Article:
I've Got The Aid Worker Blues


Advertisement
Indonesia's flag
Asia » Indonesia » Sumatra » Banda Aceh
March 19th 2006
Published: March 19th 2006
Edit Blog Post

Although my Dad would surely disagree, I don't consider myself an idealist. I came to Banda Aceh because I felt my skills would be useful and I would get work/personal experience that I couldn't get back in New York. I wanted to be in a motivating environment and part of something extraordinary and unique - the rebuilding of a region after the greatest natural disaster in present history.

The reality is, well, different. And there's been a few things I've discovered recently that i've had to reconcile personally:

FACT: The Humanitarian Aid Industry is a big, highly profitable business.

FACT: Aceh got $6 billion dollars for reconstruction, to be spent in about 18 months. (Imagine having to spend a million dollars at the deli down the street, in about 10 minutes.)

FACT: I am not working directly with the community.

Okay, so those are the shocking facts that took me 4 months to figure out.

In some ways, I don’t mind so much about the first fact. I am a capitalist and so I believe in the power of business. If the aid business couldn't sustain itself and grow, it wouldn't be around to help
AtilioAtilioAtilio

Doctor, friend and longtime aid worker. I attended a ceremony where Atilio and his team signed over a Midwife Clinic to a village. It was so uplifting to be there that day.
anybody, least alone itself. Like it or not, right now it’s the best system we have to let people help other people.

Unfortunately, the huge scale of money donated to Aceh and tight timeline in which to spend it has put the ugly side of this business on full display here. All the agencies here, including mine, are competing for the same two things - communities to provide support to and resources with which to do it (financial, materials and employees). In the crush of all this, it feels like the reason why we are all here is sometimes forgotten. There are many examples of where the best interest of the Acehnese people collide with business sense and the varying results directly affect my ever-changing feeling about the reconstruction effort here. Last week - felt desperately frustrated. This week - feeling hopeful.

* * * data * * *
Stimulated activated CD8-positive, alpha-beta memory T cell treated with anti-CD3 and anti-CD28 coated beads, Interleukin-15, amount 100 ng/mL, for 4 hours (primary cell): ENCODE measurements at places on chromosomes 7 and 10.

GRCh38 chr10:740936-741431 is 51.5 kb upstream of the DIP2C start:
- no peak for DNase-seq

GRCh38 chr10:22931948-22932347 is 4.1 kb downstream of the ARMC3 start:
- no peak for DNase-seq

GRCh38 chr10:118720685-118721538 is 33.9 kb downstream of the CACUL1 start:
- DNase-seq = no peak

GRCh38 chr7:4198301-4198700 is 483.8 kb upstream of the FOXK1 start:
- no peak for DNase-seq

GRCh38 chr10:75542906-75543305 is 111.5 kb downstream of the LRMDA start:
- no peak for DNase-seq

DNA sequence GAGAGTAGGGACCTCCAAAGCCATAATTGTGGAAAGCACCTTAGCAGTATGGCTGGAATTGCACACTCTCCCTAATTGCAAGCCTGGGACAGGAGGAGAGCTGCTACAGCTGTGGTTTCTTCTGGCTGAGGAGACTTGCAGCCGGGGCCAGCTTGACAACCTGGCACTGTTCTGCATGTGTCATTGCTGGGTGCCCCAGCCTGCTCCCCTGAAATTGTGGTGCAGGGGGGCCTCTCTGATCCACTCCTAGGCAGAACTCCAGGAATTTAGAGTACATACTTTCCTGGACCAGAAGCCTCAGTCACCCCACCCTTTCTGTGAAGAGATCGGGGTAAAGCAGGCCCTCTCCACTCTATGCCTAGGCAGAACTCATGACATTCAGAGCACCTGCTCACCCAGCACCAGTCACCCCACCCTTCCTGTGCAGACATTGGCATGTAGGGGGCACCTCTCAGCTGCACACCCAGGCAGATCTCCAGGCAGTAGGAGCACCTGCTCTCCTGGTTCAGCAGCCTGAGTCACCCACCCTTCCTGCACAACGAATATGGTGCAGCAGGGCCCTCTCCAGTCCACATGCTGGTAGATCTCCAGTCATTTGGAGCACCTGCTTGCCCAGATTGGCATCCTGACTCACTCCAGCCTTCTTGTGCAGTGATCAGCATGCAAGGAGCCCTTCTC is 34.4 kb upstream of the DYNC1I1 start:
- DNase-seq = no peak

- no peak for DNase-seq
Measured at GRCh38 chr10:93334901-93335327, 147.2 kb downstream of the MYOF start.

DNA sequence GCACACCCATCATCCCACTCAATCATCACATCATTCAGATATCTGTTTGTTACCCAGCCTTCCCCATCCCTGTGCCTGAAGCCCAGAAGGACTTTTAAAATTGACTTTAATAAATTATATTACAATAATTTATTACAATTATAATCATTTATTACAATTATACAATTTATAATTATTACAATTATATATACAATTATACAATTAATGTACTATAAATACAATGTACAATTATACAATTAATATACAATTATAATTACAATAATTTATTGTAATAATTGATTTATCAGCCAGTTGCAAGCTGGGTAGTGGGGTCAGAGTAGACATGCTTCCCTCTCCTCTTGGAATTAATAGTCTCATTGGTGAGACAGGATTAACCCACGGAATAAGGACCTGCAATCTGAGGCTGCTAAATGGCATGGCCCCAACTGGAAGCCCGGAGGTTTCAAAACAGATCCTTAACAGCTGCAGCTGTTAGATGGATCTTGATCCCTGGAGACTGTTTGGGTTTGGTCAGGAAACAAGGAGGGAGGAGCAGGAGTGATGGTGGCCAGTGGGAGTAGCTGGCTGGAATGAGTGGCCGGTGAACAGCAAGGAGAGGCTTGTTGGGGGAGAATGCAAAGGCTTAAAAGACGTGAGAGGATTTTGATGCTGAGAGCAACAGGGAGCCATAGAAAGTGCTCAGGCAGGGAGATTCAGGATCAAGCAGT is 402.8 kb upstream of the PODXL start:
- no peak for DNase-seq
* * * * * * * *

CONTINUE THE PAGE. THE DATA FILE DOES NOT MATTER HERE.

So, what this all boils down to, as always, is me. My job is challenging and interesting, but I’m not getting a sense of satisfaction from it that I expected. Or maybe now, seeing what is possible, I expect more. I see my colleagues’ work having a direct and positive impact - and I want that
Copacabana Club, New York CityCopacabana Club, New York CityCopacabana Club, New York City

When I'm feeling blue, I make myself feel worse by checking the Copa's calendar. Oscar DeLeon is performing next month. Arrgh!! What I wouldn't give to be there, just one night.
too. Is that selfish and self-serving? Maybe. I mean, what skills do I actually have? I’m not a doctor or an engineer. I know I should be (and am) quite grateful to be on the administration/management fast track with my organization. But instead I look forward to my outside-of-work volunteer opportunities - playing Bingo at the old age home; games with the neighborhood kids; supporting the local dance group. Things that I can put my heart into and see the result in front of me. Do I want to go in the direction of planning/implementing programs? I don’t know...I never saw myself as a programs person. God, send me a sign here. Or at least an email.



Additional photos below
Photos: 5, Displayed: 5


Advertisement

Smiles of SatisfactionSmiles of Satisfaction
Smiles of Satisfaction

Members of our Livelihood team, who proudly share in the success of the village sewing business they helped create.
BINGO!BINGO!
BINGO!

Apparently, people here have never heard of it, but the old folks caught on quick. You are looking at the very first Bingo winner in Aceh!


19th March 2006

Another step
Fascinating perspective and experience. What to do except to use this as another tool to get to where you really want to go, just another step on a long journey.
21st March 2006

hmmmm
very interesting to hear a fuller scope of your experience Erica. was all of this brewing around while you were on vacation, were thise thoughts formulating while you were having another perspective, being away? did you get a sign? xx
22nd March 2006

Cousin S's bro
Hey Erica, I've been reading your experiences for a while and have enjoyed them immensely. What a great experience you are having! Seems like you've been having some real personal and professional revelations. Keep up the posts. You could probably turn them into a book someday.
23rd March 2006

Inspiring thoughts
Erica, I always enjoy reading your entries. You are challenging the norms of the aid industry and involving yourself in things (outside of work) that are impacting the community greatly. Your love and respect for Acehenese people fantastic! Can't wait to follow in your footsteps in a few short weeks.

Tot: 0.03s; Tpl: 0.015s; cc: 7; qc: 24; dbt: 0.0069s; 1; m:saturn w:www (104.131.125.221); sld: 1; ; mem: 1.2mb